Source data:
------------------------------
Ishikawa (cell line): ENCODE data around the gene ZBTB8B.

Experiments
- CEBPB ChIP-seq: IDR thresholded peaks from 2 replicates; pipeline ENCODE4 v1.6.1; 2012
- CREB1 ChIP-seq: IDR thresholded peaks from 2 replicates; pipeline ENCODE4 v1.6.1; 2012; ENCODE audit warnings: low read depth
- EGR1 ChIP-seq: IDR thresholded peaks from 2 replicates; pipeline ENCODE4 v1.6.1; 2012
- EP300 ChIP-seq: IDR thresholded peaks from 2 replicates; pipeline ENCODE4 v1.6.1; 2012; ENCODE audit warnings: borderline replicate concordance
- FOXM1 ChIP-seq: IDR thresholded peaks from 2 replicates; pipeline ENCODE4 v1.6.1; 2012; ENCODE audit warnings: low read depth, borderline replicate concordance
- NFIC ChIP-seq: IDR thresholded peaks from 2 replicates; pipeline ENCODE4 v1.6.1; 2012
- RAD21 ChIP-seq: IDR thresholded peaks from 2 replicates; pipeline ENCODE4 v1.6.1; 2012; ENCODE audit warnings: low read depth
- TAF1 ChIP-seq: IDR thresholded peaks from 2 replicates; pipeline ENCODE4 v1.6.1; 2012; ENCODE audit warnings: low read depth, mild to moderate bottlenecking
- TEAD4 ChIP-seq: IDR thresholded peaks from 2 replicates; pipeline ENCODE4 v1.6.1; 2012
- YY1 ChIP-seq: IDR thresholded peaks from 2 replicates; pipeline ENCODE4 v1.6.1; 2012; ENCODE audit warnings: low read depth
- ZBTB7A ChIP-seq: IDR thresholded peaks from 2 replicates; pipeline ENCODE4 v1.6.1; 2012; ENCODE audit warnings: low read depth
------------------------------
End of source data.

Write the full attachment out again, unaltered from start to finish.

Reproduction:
Ishikawa (cell line): ENCODE data around the gene ZBTB8B.

Experiments
- CEBPB ChIP-seq: IDR thresholded peaks from 2 replicates; pipeline ENCODE4 v1.6.1; 2012
- CREB1 ChIP-seq: IDR thresholded peaks from 2 replicates; pipeline ENCODE4 v1.6.1; 2012; ENCODE audit warnings: low read depth
- EGR1 ChIP-seq: IDR thresholded peaks from 2 replicates; pipeline ENCODE4 v1.6.1; 2012
- EP300 ChIP-seq: IDR thresholded peaks from 2 replicates; pipeline ENCODE4 v1.6.1; 2012; ENCODE audit warnings: borderline replicate concordance
- FOXM1 ChIP-seq: IDR thresholded peaks from 2 replicates; pipeline ENCODE4 v1.6.1; 2012; ENCODE audit warnings: low read depth, borderline replicate concordance
- NFIC ChIP-seq: IDR thresholded peaks from 2 replicates; pipeline ENCODE4 v1.6.1; 2012
- RAD21 ChIP-seq: IDR thresholded peaks from 2 replicates; pipeline ENCODE4 v1.6.1; 2012; ENCODE audit warnings: low read depth
- TAF1 ChIP-seq: IDR thresholded peaks from 2 replicates; pipeline ENCODE4 v1.6.1; 2012; ENCODE audit warnings: low read depth, mild to moderate bottlenecking
- TEAD4 ChIP-seq: IDR thresholded peaks from 2 replicates; pipeline ENCODE4 v1.6.1; 2012
- YY1 ChIP-seq: IDR thresholded peaks from 2 replicates; pipeline ENCODE4 v1.6.1; 2012; ENCODE audit warnings: low read depth
- ZBTB7A ChIP-seq: IDR thresholded peaks from 2 replicates; pipeline ENCODE4 v1.6.1; 2012; ENCODE audit warnings: low read depth